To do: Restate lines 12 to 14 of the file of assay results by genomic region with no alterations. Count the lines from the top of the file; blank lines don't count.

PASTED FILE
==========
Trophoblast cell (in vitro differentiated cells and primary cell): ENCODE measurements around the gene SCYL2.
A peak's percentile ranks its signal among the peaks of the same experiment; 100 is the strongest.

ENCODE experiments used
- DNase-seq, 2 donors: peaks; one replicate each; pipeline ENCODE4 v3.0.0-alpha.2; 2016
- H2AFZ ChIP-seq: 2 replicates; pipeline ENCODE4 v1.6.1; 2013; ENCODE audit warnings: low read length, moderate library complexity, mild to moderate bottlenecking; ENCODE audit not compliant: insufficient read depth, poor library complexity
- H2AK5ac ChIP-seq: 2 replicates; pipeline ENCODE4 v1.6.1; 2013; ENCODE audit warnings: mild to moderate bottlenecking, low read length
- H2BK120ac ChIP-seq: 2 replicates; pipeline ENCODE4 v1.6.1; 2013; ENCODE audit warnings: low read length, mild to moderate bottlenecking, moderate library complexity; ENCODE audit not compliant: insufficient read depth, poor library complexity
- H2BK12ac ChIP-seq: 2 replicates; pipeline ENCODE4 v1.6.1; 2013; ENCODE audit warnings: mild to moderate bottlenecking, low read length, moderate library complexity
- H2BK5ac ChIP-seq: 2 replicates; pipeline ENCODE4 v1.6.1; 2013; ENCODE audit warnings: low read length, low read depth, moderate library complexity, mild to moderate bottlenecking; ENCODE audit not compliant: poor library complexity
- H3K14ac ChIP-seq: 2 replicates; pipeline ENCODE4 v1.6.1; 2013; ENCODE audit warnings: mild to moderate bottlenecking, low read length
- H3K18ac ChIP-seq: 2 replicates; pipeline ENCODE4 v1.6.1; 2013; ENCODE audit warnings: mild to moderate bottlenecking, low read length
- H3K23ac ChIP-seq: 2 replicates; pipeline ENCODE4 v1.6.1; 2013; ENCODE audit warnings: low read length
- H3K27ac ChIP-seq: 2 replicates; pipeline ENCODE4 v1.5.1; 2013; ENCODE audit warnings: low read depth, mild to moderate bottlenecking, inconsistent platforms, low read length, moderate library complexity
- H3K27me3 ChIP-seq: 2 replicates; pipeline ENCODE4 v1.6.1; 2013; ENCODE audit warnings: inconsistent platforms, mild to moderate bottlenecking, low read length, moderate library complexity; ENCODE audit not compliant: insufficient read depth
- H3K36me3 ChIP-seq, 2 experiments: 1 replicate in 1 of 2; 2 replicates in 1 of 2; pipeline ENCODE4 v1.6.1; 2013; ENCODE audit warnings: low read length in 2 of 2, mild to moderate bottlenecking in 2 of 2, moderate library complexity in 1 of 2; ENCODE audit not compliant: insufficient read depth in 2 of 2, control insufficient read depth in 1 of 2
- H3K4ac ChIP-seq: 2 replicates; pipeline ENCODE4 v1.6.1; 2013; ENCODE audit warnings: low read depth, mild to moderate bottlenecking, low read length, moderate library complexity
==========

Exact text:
- H3K23ac ChIP-seq: 2 replicates; pipeline ENCODE4 v1.6.1; 2013; ENCODE audit warnings: low read length
- H3K27ac ChIP-seq: 2 replicates; pipeline ENCODE4 v1.5.1; 2013; ENCODE audit warnings: low read depth, mild to moderate bottlenecking, inconsistent platforms, low read length, moderate library complexity
- H3K27me3 ChIP-seq: 2 replicates; pipeline ENCODE4 v1.6.1; 2013; ENCODE audit warnings: inconsistent platforms, mild to moderate bottlenecking, low read length, moderate library complexity; ENCODE audit not compliant: insufficient read depth